There’s never been a better time to sell a home. Fla. had only a 2.8-months’ supply of single-family homes in the second quarter – the lowest amount since at least 2008. Economists generally consider a six-month supply to be balanced between buyers and sellers.
ORLANDO, Fla. – Florida homeowners: There’s never been higher demand for your home. Economists generally consider a six-month supply of for-sale homes (inventory) to be balanced between buyers and sellers. An inventory greater than six months is a buyer’s market; an inventory less than six months is a seller’s market.
In the second quarter of 2020, Florida’s inventory of homes was 2.8 months.
“Apart from the condo-townhouse category, we are at record lows right now,” says Florida Realtors Chief Economist Dr. Brad O’Connor.
Our biggest near-term issue [is] a severe lack of single-family inventory…
Florida Realtors records sales of condominiums and townhouses separately, and at 5.7-months’ supply in the 2Q, the condo-townhouse market remains in seller territory, but it’s closer to a balanced market.
The coronavirus-related shutdown impacted Florida’s single-family inventory, but more homes now appear to be coming into the market.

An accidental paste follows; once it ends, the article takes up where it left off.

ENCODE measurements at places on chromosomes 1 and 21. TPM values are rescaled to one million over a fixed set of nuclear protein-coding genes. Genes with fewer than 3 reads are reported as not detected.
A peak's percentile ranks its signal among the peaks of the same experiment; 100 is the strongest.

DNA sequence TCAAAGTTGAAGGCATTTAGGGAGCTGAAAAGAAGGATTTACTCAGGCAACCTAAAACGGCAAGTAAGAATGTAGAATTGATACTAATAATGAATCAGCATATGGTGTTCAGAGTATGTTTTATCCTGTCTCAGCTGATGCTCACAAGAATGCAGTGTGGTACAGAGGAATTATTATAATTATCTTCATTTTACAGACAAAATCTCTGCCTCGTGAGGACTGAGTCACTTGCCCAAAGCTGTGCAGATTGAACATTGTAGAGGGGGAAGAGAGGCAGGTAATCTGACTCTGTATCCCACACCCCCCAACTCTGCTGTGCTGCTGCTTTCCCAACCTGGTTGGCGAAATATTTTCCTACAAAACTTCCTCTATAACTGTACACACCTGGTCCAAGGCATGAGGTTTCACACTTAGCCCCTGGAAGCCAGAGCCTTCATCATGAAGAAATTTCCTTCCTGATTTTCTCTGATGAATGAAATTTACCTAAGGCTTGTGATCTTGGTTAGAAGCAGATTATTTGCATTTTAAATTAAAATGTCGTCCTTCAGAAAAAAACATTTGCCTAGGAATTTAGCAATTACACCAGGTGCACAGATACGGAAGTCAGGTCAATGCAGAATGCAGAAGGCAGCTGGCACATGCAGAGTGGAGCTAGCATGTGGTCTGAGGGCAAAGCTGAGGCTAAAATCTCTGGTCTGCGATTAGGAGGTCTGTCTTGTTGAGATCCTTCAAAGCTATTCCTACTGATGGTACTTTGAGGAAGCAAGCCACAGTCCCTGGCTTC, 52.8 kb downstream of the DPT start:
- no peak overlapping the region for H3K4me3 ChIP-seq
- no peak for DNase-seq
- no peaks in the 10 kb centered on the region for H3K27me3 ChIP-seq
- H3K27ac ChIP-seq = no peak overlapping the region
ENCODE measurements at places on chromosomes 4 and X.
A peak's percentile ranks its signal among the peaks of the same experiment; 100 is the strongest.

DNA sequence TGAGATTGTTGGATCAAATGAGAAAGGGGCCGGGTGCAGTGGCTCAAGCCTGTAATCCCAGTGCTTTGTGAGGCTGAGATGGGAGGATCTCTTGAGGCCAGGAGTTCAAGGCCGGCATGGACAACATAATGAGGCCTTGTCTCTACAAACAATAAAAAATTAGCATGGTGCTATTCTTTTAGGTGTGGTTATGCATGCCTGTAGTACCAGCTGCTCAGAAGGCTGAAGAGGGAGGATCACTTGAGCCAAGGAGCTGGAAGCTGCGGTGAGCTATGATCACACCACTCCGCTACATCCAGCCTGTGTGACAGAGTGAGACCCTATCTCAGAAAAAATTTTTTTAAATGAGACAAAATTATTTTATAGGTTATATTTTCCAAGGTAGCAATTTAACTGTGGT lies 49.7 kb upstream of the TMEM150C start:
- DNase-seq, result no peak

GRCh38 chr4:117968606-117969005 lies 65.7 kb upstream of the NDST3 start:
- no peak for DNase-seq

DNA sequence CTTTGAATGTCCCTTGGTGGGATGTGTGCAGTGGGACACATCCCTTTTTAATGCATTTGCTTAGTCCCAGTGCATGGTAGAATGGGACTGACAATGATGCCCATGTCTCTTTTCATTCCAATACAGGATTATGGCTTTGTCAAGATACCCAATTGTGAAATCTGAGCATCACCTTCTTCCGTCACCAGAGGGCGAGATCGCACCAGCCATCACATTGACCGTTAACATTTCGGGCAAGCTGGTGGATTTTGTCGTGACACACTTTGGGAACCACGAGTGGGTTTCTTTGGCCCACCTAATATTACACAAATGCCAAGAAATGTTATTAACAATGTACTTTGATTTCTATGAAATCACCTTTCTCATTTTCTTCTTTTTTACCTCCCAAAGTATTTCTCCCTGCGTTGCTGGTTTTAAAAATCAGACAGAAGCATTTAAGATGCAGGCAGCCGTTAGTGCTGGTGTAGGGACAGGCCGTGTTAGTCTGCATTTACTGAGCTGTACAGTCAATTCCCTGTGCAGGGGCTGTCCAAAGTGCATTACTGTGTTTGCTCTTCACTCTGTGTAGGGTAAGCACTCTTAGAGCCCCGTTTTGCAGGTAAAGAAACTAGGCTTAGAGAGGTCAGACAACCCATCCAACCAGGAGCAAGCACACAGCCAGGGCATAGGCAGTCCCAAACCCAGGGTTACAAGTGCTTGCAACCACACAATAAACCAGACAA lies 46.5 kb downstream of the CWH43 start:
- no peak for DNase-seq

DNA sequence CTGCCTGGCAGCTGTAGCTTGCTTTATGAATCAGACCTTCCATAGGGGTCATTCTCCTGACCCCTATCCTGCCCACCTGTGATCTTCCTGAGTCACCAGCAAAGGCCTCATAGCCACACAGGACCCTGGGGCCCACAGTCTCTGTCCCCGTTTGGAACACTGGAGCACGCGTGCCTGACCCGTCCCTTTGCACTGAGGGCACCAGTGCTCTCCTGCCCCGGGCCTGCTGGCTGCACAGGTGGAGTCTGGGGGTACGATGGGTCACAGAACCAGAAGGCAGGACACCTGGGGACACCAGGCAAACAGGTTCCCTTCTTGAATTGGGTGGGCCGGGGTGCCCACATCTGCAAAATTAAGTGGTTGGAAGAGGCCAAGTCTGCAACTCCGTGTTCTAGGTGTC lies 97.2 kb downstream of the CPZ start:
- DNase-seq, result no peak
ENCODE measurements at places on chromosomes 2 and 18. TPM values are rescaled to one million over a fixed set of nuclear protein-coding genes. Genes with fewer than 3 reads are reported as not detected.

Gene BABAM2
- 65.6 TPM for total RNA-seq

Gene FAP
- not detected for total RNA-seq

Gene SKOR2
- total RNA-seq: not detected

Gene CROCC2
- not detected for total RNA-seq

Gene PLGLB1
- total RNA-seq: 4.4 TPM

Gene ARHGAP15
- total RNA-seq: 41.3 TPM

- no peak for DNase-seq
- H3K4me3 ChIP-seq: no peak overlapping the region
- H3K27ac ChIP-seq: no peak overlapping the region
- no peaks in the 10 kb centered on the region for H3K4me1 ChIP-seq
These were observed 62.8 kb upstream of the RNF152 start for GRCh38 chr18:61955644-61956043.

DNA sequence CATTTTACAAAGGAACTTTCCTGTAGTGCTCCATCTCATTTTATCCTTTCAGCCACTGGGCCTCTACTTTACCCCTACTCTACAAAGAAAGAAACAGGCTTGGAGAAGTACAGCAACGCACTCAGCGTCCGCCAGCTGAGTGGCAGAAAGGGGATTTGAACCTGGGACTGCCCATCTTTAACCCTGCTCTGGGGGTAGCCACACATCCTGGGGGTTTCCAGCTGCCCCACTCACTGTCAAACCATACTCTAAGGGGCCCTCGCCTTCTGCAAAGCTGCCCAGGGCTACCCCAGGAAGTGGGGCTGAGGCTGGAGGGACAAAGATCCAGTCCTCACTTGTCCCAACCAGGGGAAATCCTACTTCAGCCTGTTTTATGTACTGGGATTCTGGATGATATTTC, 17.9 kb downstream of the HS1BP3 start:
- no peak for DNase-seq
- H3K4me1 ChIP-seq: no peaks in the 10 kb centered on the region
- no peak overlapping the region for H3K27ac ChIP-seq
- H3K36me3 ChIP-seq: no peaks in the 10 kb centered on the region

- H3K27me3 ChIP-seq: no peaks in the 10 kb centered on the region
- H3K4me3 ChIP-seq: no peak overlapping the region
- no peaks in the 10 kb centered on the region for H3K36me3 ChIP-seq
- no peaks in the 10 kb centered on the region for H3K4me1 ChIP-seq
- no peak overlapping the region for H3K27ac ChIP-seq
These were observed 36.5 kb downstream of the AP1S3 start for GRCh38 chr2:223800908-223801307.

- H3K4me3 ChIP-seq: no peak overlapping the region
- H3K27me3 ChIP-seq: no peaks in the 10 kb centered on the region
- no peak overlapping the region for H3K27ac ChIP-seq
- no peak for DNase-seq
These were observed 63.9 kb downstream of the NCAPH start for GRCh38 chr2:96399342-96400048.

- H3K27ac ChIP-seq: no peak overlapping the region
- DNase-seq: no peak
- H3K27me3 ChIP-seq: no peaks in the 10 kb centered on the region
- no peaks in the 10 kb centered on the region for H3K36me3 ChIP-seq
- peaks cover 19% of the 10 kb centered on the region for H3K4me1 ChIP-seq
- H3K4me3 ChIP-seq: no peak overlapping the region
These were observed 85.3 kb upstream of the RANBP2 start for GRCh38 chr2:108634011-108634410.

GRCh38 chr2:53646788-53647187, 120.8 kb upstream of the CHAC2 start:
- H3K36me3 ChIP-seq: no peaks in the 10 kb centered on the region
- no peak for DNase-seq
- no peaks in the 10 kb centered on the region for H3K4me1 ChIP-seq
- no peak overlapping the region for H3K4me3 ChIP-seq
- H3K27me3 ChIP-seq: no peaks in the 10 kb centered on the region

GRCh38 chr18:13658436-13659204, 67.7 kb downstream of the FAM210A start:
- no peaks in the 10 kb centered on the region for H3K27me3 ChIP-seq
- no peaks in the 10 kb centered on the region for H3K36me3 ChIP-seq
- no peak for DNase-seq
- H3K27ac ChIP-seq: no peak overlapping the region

Still, demand from buyers, thanks in part to record-low mortgage rates, has not subsided. Selling prices have continued to trend upward as buyers find too-few available homes for sale. In the second quarter, the median price for a Florida single-family home was $277,500 – 4.7% higher year-to-year.
“All indications are that Florida will continue to see home sales surge through the end of the summer, with our biggest near-term issue being a severe lack of single-family inventory,” O’Connor said in the report. “With mid-year inventory levels down over 27% compared to last year, the scarcity of homes on the market will continue to propel prices upward. Price growth has remained so strong throughout the pandemic that at the mid-point of the year, Florida has already seen close to $50 billion worth of closed single-family home sales – less than 2% off last year’s pace.”
The inventory problem isn’t just in Florida. Fannie Mae’s latest U.S. market report found similar conditions nationwide, with a few buyers pulling back as home prices continue to rise.
“Supply constraints appear to be applying upward pressure to consumers’ home price expectations, which in turn has contributed to both a sharp reversal in optimism about whether it is a good time to buy a home and further improvement in home-selling sentiment,” says Doug Duncan, senior vice president and chief economist at Fannie Mae.
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